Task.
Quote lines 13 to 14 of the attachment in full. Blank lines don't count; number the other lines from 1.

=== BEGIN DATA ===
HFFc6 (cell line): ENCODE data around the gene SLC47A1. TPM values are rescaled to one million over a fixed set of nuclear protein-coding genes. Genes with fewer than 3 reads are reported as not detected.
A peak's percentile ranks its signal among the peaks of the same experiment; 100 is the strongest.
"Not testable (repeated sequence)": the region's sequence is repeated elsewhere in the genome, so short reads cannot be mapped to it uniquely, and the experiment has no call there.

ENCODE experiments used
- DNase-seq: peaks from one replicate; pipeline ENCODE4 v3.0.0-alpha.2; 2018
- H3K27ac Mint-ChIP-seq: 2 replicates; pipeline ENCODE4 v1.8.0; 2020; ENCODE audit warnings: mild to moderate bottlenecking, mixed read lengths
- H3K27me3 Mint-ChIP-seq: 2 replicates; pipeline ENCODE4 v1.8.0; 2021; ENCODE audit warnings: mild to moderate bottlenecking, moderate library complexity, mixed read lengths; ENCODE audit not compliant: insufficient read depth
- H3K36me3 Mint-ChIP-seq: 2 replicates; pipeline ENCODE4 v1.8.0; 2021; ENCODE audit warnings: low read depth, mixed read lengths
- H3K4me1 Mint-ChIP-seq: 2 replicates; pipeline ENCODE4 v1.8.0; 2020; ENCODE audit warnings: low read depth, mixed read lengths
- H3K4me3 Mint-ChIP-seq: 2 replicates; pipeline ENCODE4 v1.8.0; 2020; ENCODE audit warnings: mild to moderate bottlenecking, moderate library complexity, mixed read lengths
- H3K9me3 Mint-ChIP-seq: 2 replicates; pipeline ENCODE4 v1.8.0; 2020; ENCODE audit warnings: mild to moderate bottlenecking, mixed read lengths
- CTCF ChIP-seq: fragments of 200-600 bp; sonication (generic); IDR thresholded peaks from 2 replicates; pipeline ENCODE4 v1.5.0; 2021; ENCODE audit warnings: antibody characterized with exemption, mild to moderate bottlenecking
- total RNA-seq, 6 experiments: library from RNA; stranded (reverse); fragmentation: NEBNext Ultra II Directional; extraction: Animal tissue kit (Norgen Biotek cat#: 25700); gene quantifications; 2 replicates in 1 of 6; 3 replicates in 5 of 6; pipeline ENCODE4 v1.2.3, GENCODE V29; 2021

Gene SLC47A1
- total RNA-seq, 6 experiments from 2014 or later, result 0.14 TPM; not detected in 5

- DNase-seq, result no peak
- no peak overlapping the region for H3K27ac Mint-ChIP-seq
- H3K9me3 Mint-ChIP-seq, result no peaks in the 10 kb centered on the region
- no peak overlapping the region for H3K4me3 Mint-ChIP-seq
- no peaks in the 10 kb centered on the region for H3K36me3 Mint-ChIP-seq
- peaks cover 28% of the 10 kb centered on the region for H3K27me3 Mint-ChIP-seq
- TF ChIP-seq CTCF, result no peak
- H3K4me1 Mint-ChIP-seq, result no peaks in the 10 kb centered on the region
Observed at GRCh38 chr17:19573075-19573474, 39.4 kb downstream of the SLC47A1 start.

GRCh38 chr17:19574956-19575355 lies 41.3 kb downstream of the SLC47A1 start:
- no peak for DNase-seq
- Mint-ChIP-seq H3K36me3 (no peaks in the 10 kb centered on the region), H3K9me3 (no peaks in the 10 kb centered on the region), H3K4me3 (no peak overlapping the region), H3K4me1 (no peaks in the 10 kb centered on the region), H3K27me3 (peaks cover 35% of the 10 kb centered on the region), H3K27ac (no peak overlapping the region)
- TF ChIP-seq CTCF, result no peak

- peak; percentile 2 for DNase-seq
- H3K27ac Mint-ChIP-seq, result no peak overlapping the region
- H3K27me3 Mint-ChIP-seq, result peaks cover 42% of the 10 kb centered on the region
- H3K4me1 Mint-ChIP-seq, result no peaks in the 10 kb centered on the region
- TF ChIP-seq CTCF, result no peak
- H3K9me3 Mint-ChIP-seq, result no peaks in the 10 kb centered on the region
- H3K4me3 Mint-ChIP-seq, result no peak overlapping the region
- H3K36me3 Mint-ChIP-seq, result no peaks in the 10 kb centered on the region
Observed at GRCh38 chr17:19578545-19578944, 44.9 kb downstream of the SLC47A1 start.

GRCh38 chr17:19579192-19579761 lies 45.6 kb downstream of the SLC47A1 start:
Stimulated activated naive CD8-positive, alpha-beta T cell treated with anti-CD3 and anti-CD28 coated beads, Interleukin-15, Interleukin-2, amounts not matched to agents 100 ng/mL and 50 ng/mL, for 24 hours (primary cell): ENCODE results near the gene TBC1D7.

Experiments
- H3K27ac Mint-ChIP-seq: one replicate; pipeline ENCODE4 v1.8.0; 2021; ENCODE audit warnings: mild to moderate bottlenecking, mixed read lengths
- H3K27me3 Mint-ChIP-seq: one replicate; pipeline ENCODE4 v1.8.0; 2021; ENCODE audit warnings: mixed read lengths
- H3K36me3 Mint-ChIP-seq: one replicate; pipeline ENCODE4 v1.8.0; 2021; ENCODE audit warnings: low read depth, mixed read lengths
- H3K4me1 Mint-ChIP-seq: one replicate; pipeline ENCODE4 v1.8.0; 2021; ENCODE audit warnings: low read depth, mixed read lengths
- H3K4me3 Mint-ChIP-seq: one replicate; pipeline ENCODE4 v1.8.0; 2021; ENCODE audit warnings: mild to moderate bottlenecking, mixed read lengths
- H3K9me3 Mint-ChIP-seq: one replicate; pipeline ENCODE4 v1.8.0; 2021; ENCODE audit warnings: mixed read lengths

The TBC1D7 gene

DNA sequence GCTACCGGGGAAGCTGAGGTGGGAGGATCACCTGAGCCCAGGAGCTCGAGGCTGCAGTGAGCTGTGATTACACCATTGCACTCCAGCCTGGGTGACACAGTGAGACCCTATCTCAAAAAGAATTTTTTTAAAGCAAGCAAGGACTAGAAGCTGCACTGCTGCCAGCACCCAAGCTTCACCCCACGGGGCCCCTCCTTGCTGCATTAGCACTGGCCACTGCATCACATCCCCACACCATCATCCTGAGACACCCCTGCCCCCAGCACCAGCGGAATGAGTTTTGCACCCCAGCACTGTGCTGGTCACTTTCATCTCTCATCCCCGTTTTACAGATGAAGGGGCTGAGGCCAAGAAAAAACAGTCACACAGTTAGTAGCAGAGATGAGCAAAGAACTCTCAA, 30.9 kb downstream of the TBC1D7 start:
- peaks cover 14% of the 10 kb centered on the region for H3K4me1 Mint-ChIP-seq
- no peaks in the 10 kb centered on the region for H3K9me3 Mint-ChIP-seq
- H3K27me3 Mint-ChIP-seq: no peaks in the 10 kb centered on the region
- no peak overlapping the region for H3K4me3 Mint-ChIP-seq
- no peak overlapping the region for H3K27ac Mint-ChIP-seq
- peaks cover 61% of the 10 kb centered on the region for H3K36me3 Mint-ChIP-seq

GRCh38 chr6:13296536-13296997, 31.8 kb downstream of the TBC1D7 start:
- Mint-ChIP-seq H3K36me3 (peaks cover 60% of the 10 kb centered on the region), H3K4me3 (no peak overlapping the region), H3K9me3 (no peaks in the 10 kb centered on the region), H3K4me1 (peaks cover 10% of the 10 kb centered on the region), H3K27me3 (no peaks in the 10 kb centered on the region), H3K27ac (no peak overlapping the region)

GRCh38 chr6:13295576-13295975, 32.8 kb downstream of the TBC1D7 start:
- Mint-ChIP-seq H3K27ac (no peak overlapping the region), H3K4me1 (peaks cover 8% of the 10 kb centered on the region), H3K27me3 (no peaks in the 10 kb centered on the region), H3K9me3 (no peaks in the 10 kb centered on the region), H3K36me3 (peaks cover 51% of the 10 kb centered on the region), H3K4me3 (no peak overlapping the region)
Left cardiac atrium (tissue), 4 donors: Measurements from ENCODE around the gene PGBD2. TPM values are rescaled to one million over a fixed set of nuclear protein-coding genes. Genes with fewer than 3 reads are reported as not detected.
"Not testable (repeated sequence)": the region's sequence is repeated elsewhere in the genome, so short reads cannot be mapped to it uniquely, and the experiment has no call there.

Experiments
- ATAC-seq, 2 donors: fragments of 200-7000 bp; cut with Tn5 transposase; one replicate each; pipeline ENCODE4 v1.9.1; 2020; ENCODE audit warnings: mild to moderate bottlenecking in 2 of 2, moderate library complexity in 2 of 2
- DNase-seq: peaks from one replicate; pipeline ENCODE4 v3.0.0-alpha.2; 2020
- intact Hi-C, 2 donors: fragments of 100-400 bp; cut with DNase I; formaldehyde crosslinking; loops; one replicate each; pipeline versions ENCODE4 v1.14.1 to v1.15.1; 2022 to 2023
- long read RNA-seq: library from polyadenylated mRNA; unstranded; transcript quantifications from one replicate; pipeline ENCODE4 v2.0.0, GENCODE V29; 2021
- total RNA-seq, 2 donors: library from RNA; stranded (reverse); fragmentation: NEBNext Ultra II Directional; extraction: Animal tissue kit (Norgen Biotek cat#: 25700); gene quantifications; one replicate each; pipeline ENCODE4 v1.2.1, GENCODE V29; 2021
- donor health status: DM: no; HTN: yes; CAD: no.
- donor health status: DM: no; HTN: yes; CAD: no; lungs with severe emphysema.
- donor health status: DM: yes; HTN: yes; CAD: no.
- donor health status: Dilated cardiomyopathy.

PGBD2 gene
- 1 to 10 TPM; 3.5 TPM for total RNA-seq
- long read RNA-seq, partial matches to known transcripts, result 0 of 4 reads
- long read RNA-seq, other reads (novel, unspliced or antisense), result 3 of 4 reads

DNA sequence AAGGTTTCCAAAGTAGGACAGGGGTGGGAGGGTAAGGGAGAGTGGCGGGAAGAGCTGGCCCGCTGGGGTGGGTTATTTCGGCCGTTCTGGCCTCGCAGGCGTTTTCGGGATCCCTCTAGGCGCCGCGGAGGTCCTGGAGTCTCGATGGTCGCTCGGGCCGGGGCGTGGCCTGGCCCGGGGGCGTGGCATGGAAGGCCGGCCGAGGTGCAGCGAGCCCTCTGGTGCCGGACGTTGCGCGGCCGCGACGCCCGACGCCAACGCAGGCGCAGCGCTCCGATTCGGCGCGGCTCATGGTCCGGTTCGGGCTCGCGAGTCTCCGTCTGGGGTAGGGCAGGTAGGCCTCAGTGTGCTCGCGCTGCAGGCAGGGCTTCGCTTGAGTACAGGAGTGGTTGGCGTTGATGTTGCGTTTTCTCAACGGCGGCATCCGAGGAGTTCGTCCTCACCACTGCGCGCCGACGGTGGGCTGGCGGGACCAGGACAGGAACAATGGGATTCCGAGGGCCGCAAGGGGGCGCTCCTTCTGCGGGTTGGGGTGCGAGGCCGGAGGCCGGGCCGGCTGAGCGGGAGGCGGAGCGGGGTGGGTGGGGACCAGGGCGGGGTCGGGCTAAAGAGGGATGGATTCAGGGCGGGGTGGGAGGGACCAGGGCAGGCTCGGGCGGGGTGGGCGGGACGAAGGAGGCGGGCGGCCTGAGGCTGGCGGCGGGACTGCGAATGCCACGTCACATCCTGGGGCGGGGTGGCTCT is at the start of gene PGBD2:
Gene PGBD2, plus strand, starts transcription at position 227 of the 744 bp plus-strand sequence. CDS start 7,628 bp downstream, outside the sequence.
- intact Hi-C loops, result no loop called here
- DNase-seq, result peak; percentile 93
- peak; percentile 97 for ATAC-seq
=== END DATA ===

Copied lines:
- total RNA-seq, 6 experiments: library from RNA; stranded (reverse); fragmentation: NEBNext Ultra II Directional; extraction: Animal tissue kit (Norgen Biotek cat#: 25700); gene quantifications; 2 replicates in 1 of 6; 3 replicates in 5 of 6; pipeline ENCODE4 v1.2.3, GENCODE V29; 2021

Gene SLC47A1